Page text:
The sliding glass doors retract and beckon you inside. Passing the metal detectors, navy blue jacketed security officers nod a quiet greeting. Walk through a cavernous entryway and on to a balcony overlooking the massive Boeing Hanger. On the gallery floor the world’s fastest jet powered aircraft, the SR-71 Blackbird stares back at you, sleek and silent. On the left, the toothy grin nose art of a P-40 Kitty Hawk welcomes you while an F4U Corsair dips its bent wing in a friendly gesture as if to say, “We’re glad you’re here, but you better get started. There is a lot to see!” Indeed, within the Steven F. Udvar-Hazy Center’s hangers are the products and byproducts of over two hundred years of aviation history.
For anyone interested in aviation and space exploration, it doesn’t get much better than this.
For most visitors to the Washington DC area, the Smithsonian Institute’s National Air and Space Museum is synonymous with the building on the National Mall. Currently undergoing renovation, that museum building can only hold a small portion of the Smithsonian Institute’s massive collection of artifacts and materials related to aviation and space travel.
A US Coast Guard Sikorsky HH-52A Seaguard Helicopter
The Steven F. Udvar-Hazy Center is the other main component of the Smithsonian Institute’s National Air and Space Museum. Located in Chantilly, Virginia, it adjoins Washington Dulles International Airport. Conceived as additional space for the display of the Smithsonian’s extensive collection of aviation and space travel artifacts, it opened to the public in 2003. Between the National Air and Space Museum’s building on the National Mall and the Udvar-Hazy Center, approximately 80 percent large aircraft and spacecraft from the Smithsonian’s holdings are on display.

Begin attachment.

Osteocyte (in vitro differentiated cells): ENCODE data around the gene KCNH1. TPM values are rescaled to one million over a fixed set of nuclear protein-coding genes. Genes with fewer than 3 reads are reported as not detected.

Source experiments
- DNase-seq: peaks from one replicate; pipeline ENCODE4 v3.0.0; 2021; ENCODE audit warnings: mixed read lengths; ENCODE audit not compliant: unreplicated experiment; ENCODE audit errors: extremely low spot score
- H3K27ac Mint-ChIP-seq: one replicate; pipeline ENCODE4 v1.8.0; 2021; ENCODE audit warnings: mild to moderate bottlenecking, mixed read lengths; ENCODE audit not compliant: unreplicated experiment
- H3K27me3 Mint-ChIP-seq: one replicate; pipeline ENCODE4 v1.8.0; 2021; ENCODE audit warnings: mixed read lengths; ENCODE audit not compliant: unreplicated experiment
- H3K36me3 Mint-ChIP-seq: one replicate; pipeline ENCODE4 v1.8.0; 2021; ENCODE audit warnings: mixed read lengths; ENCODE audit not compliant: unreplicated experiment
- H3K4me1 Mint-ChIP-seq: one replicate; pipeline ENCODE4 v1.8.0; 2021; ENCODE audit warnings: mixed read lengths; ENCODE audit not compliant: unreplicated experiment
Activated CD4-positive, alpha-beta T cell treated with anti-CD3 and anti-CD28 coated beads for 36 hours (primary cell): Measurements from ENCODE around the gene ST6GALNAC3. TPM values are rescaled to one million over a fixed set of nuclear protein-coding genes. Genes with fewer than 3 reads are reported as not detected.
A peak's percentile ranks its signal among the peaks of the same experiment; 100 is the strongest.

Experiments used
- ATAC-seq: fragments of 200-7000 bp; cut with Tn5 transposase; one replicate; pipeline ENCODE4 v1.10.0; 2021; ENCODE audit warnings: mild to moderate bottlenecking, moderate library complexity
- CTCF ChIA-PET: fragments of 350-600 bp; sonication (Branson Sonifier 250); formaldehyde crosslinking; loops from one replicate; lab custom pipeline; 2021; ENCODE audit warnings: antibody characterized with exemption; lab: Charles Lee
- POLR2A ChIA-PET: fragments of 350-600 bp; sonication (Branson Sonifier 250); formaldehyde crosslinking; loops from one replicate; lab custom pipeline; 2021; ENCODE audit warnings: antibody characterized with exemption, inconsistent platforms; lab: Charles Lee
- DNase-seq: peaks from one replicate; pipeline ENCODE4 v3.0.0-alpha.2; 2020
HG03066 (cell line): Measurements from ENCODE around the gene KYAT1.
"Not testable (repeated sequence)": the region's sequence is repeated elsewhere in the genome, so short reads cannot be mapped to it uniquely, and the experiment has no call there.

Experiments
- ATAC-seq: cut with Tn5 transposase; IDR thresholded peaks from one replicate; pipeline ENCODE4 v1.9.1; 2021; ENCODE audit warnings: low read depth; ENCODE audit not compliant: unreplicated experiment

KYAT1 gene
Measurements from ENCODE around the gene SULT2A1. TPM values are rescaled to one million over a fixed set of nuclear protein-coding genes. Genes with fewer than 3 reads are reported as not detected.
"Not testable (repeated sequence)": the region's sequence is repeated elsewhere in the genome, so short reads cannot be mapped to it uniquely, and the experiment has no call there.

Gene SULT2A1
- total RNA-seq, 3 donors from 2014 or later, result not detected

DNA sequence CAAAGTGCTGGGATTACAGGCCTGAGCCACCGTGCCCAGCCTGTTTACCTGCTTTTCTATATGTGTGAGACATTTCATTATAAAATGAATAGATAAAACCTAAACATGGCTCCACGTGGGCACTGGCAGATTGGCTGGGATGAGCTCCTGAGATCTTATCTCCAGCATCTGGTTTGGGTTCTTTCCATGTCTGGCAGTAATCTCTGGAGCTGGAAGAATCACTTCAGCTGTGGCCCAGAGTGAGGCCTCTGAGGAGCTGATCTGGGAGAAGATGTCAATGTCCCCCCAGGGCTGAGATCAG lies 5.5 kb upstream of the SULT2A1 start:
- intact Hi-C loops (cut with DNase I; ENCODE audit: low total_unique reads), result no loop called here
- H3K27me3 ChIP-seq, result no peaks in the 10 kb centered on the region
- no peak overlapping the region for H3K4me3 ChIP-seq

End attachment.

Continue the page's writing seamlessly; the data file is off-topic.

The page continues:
The center’s namesake Steven F. Udvar-Hazy is a Hungarian-born immigrant who came to the United States in 1958. A lifelong lover of aviation, Udvar-Hazy eventually became chairman of the International Lease Finance Corporation, one of the world’s largest aircraft leasing firms. He donated $66 million of his personal fortune to the Smithsonian for the purposes of building this impressive facility with its three main galleries: the Boeing Aviation Hanger, the James McDonnell Space Hanger and the Mary Barker Engen Restoration Hanger.
The Boeing Gallery boasts nearly 200 aircraft in a space comparable to the flight deck on a Nimitz-class aircraft carrier. Curators very carefully arranged the aircraft to maximize the available display space within the hanger. Organized into collections, the aircraft are situated either on the hanger floor or suspended from the ceiling. Balconies on multiple levels help visitors to see the meticulously restored aircraft up close.
The Udvar-Hazy Center features tours most days. Over 60 to 90 minutes, the volunteer docents lead visitors around the World War I fighters and reconnaissance aircraft, inter-war trainers and prototypes, Allies and Axis aircraft from World War II, early passenger airliners, experimental aircraft, general aviation planes, Cold War jets, helicopters and more. Some of the highlights of the collection include:
SR-71 Blackbird – The SR-71 is the fastest jet engine propelled aircraft. First flown in 1964, the operational performance and technological sophistication of the Blackbird is still impressive today. The centerpiece of the Boeing Gallery, the SR-71 Blackbird on display logged about 2,800 hours of flight time over 24 years. The U.S. Air Force donated this Blackbird to the Smithsonian. On its final flight, the Blackbird set a speed record flying from Los Angeles to Washington-Dulles International Airport in 1 hour, 4 minutes, and 20 seconds (about 2,124 miles per hour)